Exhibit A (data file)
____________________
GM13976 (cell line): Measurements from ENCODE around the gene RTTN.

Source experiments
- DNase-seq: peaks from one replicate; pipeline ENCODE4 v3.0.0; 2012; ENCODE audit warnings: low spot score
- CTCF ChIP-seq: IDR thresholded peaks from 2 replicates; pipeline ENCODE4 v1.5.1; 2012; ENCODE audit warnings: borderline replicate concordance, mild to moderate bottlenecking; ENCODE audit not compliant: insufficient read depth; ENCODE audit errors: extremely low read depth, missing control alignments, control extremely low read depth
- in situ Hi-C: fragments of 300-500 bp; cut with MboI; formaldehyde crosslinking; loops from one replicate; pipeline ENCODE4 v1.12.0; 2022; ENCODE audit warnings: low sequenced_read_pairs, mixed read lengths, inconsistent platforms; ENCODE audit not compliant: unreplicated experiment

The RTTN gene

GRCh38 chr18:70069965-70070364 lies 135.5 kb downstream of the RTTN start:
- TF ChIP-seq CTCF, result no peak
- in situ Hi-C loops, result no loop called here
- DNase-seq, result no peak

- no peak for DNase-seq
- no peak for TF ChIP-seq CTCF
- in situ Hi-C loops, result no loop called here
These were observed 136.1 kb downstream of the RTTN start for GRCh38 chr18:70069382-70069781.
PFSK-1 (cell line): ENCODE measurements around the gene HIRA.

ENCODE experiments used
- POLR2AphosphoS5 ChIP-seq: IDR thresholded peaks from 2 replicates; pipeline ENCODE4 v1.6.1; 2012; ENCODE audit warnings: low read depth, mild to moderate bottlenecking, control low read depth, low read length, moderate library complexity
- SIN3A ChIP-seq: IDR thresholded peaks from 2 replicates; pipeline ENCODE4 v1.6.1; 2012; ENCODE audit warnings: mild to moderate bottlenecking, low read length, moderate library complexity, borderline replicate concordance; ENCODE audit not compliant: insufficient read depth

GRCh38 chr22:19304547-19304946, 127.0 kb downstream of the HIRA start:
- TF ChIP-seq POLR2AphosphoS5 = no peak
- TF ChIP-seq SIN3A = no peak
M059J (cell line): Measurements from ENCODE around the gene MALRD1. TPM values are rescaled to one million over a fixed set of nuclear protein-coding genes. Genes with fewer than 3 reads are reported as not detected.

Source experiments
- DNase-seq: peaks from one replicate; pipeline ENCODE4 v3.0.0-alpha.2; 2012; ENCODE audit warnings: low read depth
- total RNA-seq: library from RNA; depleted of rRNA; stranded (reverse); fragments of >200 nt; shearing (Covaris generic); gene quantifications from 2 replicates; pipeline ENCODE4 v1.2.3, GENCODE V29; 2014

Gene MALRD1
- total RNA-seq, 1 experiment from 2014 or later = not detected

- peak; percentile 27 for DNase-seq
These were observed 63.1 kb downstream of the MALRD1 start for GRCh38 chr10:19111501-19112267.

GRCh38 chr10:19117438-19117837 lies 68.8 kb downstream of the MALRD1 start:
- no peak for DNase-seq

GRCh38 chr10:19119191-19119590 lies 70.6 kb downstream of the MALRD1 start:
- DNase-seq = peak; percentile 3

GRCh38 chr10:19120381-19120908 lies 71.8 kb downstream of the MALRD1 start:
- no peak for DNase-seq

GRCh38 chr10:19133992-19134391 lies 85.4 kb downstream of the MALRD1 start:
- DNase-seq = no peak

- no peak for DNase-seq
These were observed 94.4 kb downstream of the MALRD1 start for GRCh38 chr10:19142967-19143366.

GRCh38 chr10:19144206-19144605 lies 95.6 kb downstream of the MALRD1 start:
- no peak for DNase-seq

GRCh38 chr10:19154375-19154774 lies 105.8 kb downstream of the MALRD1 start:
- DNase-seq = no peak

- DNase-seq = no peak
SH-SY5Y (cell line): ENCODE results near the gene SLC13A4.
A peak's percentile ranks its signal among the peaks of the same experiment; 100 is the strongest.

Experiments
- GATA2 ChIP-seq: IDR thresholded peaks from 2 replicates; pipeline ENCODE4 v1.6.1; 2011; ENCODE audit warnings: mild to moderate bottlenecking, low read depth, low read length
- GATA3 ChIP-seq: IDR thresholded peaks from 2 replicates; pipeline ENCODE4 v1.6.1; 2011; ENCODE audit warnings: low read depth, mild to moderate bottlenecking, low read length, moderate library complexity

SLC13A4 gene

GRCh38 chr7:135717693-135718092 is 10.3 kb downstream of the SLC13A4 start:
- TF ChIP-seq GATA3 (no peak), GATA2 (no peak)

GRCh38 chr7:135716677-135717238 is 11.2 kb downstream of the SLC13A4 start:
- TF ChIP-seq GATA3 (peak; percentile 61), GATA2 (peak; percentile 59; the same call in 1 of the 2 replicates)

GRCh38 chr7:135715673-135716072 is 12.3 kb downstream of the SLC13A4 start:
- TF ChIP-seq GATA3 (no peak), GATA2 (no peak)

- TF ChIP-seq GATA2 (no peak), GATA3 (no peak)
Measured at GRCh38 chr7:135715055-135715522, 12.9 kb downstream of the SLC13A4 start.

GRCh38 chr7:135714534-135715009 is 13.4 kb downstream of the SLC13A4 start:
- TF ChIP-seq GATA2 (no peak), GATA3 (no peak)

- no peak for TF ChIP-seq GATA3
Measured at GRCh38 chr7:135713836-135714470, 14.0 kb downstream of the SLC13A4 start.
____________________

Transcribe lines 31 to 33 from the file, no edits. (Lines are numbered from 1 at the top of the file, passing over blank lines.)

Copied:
- no peak for DNase-seq

GRCh38 chr10:19119191-19119590 lies 70.6 kb downstream of the MALRD1 start:
- DNase-seq = peak; percentile 3